On the other hand, where Railway Rhymes really scores is in its opening Navigating section, a fascinating set of anonymous, or rather unattributed, verse and popular ballads concerning the first railway age. At times doggerel, for sure, but nevertheless illuminating pop culture artefacts of their time displaying the wonder and fears of the general populace as the railways grew (and the navvies hit town of a Saturday night). Some sort of introduction – original sources, dates – would have been useful here. There’s the amazement that what makes the kettle lid rattle can be the power that drives the locomotives and an acute awareness that with the coming of the railway – also the dot.com boom of its time, hence Thackeray’s The speculators included here – everything is changed. So we get The railway whistle, or, The blessings of hot-water travelling, and The Cockney’s trip to Brummagem, with its “When the swell mob comes down, we must look out for squalls / Or they’ll bolt with the organ from out the Town Hall“; some things paranoic never change. Then there’s The wonderful effects of the Leicester Rail Road, the dialect Johnny Green’s trip fro’ Owdhum to see The Manchester Railway and a few more, none of them exactly nostalgic for the superceded stage coaches and coaching inns.
After the social history, Railway Rhymes settles down into almost an English pastorale – “Unmitigated England” as Betjeman puts in his Great Central Railway poem. The longer poems are variously interspersed with some short squibs, three Edward Lear limericks and numerous examples of the humour of one ‘Tiresias’, the author of Notes from overground (1984), a book of commuter jottings I took great joy in when I was commuting. We get samples from Adlewhat? – his cracks at Adlestrop – and his bawdy Loose coupling sequence of short poems. Try Adlewhat? 3:
Haycocks and meadowsweet? I wouldn’t know.
I never looked outside the train,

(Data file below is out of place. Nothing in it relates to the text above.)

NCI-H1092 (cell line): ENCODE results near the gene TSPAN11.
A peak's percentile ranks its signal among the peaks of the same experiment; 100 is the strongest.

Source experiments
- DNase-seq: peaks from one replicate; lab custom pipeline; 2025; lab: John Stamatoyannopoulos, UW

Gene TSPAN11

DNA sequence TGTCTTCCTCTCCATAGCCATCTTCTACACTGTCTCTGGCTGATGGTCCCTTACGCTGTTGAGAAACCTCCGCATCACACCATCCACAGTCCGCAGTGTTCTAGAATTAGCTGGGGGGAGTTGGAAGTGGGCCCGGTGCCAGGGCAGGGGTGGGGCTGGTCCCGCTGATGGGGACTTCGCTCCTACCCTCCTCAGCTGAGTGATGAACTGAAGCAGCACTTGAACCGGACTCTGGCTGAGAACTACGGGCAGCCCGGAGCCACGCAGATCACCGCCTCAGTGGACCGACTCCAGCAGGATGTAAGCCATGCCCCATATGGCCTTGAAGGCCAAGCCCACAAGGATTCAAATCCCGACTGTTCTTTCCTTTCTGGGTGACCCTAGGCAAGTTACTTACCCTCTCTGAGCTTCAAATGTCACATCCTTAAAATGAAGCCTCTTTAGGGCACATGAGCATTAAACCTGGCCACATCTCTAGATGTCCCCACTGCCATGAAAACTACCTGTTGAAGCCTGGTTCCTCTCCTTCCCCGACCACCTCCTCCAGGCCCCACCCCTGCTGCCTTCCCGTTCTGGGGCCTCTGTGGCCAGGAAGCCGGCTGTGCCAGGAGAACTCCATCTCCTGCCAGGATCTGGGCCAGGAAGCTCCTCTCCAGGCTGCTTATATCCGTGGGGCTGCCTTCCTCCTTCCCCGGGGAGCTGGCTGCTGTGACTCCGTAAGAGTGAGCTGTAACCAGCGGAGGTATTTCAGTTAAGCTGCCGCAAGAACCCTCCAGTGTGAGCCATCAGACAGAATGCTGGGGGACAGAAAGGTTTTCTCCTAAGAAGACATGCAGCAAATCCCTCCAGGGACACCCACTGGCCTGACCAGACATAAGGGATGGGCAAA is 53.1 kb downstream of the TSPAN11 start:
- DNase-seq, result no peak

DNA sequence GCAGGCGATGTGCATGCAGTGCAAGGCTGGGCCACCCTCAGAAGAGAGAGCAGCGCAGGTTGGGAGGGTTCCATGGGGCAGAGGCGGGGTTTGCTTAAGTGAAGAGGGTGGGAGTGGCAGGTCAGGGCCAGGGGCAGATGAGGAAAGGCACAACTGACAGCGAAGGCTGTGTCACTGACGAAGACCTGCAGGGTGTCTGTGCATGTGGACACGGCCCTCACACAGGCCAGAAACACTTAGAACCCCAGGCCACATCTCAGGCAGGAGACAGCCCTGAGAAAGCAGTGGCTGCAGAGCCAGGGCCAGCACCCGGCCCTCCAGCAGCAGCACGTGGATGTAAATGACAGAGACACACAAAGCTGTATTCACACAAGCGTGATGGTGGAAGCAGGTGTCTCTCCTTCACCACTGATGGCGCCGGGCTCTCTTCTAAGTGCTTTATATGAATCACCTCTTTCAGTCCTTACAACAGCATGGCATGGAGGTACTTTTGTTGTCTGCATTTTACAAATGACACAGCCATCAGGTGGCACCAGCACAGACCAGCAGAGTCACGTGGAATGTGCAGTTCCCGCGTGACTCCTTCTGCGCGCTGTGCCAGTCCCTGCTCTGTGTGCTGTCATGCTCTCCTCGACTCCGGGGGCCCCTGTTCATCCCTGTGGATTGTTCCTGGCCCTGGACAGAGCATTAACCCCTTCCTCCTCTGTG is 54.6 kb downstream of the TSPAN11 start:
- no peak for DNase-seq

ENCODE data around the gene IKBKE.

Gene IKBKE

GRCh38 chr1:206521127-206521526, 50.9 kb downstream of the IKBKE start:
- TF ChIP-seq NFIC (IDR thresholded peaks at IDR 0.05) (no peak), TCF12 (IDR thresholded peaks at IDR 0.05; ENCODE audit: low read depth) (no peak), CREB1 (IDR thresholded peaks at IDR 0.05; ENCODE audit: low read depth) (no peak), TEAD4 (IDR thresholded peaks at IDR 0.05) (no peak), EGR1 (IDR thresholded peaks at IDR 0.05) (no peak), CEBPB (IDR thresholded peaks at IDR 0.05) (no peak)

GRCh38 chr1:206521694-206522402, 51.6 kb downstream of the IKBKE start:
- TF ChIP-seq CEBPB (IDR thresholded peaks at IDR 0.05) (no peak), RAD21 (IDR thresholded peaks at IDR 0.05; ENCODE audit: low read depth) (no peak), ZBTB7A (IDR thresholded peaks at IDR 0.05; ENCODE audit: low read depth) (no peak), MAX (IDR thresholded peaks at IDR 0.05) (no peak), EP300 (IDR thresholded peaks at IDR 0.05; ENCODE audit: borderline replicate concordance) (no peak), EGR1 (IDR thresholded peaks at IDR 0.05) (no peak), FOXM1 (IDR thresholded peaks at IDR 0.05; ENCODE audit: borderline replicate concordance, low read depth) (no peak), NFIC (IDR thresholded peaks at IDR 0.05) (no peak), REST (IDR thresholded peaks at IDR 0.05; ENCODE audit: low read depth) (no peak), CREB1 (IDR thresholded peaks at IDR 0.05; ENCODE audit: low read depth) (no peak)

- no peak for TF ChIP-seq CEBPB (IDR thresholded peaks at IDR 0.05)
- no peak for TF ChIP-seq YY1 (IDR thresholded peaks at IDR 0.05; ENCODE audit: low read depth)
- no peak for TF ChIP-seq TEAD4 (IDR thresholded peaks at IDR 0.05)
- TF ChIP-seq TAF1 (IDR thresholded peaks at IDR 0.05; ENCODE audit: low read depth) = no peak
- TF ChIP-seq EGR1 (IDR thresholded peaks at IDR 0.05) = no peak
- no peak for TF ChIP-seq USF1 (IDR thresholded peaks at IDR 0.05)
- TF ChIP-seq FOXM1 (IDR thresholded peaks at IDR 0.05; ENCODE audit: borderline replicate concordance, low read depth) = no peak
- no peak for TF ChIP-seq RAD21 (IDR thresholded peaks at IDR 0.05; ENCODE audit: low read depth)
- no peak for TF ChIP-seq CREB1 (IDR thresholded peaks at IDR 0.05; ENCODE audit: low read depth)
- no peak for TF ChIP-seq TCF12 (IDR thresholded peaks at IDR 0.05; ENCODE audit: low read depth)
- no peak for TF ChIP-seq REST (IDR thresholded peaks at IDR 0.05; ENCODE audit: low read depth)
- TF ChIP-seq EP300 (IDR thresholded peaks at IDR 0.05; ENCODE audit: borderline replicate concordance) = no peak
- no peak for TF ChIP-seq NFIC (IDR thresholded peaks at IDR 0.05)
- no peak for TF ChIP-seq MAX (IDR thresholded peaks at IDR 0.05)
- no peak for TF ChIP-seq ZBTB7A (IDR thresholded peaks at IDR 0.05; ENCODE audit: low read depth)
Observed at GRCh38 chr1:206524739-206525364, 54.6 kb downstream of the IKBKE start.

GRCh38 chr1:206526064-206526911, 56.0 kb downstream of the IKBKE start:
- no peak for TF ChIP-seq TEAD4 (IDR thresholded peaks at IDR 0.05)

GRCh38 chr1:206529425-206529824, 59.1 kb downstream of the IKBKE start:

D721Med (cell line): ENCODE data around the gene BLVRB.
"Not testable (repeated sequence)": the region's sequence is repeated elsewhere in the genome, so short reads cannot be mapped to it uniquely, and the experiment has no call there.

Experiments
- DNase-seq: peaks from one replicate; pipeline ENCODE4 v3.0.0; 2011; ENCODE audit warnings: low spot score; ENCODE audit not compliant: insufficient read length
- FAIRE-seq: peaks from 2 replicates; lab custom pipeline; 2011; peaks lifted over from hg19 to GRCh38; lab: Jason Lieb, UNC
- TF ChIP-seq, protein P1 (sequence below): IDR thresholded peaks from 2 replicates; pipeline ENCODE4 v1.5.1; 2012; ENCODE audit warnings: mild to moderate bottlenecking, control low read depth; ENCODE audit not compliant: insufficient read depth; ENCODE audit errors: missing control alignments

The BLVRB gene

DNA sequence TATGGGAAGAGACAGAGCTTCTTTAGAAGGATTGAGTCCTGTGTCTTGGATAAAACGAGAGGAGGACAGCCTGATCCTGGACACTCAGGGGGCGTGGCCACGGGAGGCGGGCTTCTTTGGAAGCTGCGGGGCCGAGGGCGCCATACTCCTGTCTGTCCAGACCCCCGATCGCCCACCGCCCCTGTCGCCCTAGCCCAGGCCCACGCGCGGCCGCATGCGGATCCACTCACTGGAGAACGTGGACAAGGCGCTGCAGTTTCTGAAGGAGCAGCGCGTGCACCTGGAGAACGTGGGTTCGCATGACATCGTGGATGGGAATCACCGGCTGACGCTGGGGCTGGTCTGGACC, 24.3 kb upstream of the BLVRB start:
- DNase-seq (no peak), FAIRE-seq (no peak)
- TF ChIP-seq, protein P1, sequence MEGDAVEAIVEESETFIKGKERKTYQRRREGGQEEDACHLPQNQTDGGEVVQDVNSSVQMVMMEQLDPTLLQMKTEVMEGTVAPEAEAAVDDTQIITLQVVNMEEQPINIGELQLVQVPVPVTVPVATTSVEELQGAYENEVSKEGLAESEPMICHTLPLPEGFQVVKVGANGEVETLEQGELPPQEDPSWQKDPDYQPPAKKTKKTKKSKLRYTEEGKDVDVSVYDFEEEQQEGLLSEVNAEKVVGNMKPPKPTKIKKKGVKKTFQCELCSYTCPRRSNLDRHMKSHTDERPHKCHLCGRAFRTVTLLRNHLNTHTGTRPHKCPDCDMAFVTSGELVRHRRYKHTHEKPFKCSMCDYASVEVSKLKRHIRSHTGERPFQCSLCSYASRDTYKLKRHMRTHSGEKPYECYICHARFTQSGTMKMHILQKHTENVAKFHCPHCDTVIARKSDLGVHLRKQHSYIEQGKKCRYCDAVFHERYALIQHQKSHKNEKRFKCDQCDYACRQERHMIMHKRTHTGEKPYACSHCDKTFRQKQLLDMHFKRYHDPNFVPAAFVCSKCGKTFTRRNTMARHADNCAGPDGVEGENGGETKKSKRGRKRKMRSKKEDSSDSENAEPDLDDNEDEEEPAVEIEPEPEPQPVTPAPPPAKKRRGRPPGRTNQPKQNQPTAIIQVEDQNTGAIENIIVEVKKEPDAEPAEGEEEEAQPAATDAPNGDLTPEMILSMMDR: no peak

Just drank canned beer from a plastic cup
Until the damned thing started again.
Neither book contains anything, from what I can fathom, from a real railway poet. Joe Smythe was a railway guard, living and working in Manchester, when the NUR – his union, the then National Union of Railwaymen, now a part of the RMT – commissioned The people’s road as their contribution to the Great Railway Exposition of 1980, celebrating the 150th anniversary of the Liverpool/Manchester Railway. It’s a lively collection, with poems ranging over the whole period and touching on the lives of all manner of railway workers. Its class perspective, while never hectoring, adds another dimension to the poetry of the railway. Variously witty, acerbic and thoughtful in mood, its language is vivid, fanciful, vernacular. Because the poems appear to have no presence on the internet and seem to have disappeared without trace, here are a couple in their entirety for your delectation (with an apology for the language in the second one if you want it, even if I think it makes a valid point):
Class by Joe Smythe
She was the Inspector’s daughter,
I was the Porter’s son,
For years we paused in passing,
Now she’s dead and gone.
Paused and never spoke yet
Unspoken love was there,
She was the Inspector’s daughter,
I was the Porter’s heir.
Her eyes I well remember
Looked longingly at me,
A girl as young and beautiful,
Brave as a memory.
She married the Station Master
Twenty years or more,
Married and gone forever,
For ever gone, the whore.
A small philosophy by Joe Smythe
The guard is a man who sits in a van,
The van at the back of the train. The driver
up front thinks the guard is a cunt, the guard
thinks the driver’s the same. I wonder
who wrote those verses. I’ve seen them
everywhere. Lavatory walls, mess rooms,
engine bulkheads, from Carnforth to Crewe.
Llandudno to Leeds, that’s my patch,
and everywhere, this little bitterness;
which might parade a larger truth,
travels the roads like a mocking eye.
There is no brotherhood in it, this
most memorable of rail graffiti.
I wish I hadn’t wished I’d written it.
And I leave you with this little gem from the pen of the mighty Jeff Mallett. For a while now his Frazz has been my favourite regularly produced comic strip, appearing daily on the splendid Go Comics website at http://www.gocomics.com/frazz/. Enjoy.